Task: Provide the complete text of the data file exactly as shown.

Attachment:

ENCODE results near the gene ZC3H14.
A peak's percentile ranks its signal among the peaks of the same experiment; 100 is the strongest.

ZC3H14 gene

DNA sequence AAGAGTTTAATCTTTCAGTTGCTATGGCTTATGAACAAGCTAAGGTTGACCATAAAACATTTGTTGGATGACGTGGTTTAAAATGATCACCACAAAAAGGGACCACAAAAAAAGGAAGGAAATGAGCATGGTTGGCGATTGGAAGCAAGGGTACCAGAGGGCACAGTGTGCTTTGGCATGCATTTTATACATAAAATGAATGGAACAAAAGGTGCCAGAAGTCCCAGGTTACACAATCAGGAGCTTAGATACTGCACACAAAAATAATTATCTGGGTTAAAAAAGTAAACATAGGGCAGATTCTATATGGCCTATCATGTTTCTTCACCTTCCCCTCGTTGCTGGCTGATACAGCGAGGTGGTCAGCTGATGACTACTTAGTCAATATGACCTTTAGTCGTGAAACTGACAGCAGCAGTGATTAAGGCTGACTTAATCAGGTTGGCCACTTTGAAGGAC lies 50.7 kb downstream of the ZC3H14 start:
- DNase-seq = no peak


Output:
ENCODE results near the gene ZC3H14.
A peak's percentile ranks its signal among the peaks of the same experiment; 100 is the strongest.

ZC3H14 gene

DNA sequence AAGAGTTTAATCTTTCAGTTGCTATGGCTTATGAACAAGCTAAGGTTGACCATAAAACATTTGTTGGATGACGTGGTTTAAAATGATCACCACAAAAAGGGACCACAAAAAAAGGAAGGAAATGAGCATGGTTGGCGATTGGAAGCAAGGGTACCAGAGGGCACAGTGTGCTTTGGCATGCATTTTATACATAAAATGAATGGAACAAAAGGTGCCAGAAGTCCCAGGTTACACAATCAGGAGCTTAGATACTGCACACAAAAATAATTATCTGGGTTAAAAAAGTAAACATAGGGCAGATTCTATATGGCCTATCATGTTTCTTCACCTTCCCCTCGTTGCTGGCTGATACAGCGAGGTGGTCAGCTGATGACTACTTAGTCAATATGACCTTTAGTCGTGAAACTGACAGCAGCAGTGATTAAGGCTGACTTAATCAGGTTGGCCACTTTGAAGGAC lies 50.7 kb downstream of the ZC3H14 start:
- DNase-seq = no peak